63% of British men say it is possible to be a feminist and to pose topless for a newspaper or magazine – compared to 40% of women
Today’s issue of the Sun features a topless woman on page three, ending days of speculation that the feature was finished. Page Three did not appear in its usual form from Monday to Wednesday – breasts were covered up when they appeared – however today there is a picture of a topless woman under the headline ‘clarifications and corrections’. A notice under the picture reads: “We would like to apologise on behalf of the print and broadcast journalists who have spent the last two days talking and writing about us”.
Responding to initial reports that Page Three had ended, models for the Sun claimed the feature was not anti-feminist. New YouGov research finds some sympathy for this view, although there are serious reservations.
Most British people (51%) say that it is possible to be a feminist and to pose topless for a magazine or newspaper. 28% say it is not. Men are significantly more confident in the possibility of topless feminists in the news (63% say it is possible, 17% say it is not), whereas women are divided (40% say it is possible, 38% say it is not).
The strongest arguments on each side of the debate are, in the pro-topless photos camp, the freedom of choice of women to do whatever they want (seen as strongest by 42%), and, in the anti-topless photos camp, ending the portrayal of women as sex objects (seen as strongest by 31%). Again, men are greater advocates of the freedom of women to pose topless than women are (52% and 33% respectively). And women are more concerned about the exposure of children to sexualised imagery than men (19% and 10% respectively).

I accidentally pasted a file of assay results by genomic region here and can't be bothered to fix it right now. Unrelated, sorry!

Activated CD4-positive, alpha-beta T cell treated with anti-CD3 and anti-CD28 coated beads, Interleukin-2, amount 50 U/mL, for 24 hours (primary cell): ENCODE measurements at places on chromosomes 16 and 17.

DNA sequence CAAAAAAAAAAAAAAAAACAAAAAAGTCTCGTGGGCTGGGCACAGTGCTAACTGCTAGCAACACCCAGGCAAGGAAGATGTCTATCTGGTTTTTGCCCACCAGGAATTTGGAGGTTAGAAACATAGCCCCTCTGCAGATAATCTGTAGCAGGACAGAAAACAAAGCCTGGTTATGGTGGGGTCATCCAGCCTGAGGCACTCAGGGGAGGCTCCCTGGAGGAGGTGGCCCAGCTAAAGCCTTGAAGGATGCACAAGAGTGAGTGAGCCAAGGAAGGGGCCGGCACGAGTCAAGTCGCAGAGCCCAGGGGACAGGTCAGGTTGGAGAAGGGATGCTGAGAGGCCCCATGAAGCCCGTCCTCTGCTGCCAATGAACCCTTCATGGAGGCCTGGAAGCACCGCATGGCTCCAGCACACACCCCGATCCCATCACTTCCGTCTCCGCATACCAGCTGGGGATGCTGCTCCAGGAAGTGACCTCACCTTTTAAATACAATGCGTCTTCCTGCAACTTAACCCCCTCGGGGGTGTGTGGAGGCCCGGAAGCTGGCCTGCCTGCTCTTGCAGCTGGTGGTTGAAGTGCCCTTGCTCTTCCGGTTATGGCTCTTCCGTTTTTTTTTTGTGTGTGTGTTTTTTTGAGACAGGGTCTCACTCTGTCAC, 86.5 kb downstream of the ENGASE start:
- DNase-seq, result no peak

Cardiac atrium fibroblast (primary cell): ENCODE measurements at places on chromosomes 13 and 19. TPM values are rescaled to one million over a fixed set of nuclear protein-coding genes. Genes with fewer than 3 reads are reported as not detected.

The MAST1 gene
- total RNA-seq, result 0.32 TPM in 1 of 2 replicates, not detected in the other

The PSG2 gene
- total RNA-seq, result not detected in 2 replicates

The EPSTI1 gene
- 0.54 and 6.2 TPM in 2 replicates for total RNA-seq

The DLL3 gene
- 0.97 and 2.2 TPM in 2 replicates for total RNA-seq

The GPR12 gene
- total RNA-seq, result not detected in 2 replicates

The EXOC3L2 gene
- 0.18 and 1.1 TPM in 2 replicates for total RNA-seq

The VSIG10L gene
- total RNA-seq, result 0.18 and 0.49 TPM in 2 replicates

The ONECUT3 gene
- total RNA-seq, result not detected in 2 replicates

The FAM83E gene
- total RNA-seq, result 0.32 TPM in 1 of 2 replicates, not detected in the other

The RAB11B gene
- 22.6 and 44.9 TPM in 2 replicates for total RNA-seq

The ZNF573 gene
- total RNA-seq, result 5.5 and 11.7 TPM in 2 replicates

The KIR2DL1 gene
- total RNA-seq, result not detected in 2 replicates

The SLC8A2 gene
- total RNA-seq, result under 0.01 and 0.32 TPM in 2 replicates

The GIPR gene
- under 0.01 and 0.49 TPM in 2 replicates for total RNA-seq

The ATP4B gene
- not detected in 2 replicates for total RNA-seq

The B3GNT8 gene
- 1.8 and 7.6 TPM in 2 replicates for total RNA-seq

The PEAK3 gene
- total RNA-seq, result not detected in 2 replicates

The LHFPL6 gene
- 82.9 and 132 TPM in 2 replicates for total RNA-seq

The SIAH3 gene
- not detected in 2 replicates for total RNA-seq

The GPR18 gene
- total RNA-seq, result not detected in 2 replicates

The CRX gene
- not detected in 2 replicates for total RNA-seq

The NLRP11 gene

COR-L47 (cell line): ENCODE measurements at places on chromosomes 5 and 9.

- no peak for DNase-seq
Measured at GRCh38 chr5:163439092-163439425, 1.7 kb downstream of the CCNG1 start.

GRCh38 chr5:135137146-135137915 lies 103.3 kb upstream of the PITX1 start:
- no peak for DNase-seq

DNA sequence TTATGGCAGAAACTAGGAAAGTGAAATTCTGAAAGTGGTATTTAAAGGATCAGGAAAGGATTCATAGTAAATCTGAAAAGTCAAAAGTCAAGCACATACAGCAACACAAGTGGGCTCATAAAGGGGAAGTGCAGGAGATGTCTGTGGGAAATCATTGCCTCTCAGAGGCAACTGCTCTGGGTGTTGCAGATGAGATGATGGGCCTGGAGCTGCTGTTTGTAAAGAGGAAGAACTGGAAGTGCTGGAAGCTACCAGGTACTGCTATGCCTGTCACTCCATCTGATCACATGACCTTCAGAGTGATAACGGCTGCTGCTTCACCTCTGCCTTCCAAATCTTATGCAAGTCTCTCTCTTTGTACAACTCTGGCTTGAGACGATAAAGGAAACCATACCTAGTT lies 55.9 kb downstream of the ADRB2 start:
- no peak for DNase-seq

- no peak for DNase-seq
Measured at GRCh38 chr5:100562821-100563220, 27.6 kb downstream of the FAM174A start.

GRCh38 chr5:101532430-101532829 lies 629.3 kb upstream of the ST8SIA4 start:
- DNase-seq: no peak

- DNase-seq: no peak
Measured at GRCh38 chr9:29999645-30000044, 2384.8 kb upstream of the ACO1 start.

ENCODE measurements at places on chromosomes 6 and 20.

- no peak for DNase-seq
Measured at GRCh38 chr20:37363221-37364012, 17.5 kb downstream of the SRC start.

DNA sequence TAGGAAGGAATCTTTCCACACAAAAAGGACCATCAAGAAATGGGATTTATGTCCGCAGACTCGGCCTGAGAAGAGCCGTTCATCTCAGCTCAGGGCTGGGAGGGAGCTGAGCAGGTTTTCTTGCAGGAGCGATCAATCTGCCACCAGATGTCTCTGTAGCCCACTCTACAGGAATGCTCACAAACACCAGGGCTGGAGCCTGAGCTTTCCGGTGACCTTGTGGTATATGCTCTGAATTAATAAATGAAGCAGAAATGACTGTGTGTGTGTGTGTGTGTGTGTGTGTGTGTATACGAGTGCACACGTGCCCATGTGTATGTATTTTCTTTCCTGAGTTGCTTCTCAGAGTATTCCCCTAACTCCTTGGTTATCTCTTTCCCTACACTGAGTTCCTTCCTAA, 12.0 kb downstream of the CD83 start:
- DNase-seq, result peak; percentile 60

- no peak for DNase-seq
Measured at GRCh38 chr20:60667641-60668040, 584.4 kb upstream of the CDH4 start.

Commentators saw what they thought was the end of Page Three as only a modest victory for feminism – what undoubtedly would have been a significant moment was in reality eclipsed by the surge of online pornography. Likewise, most British men and women say that even if all British newspapers and magazines stopped printing topless photos this would make no difference to the feminist cause, even though women do tend to say the print media protray them in a negative (44%) rather than a neutral (36%) light.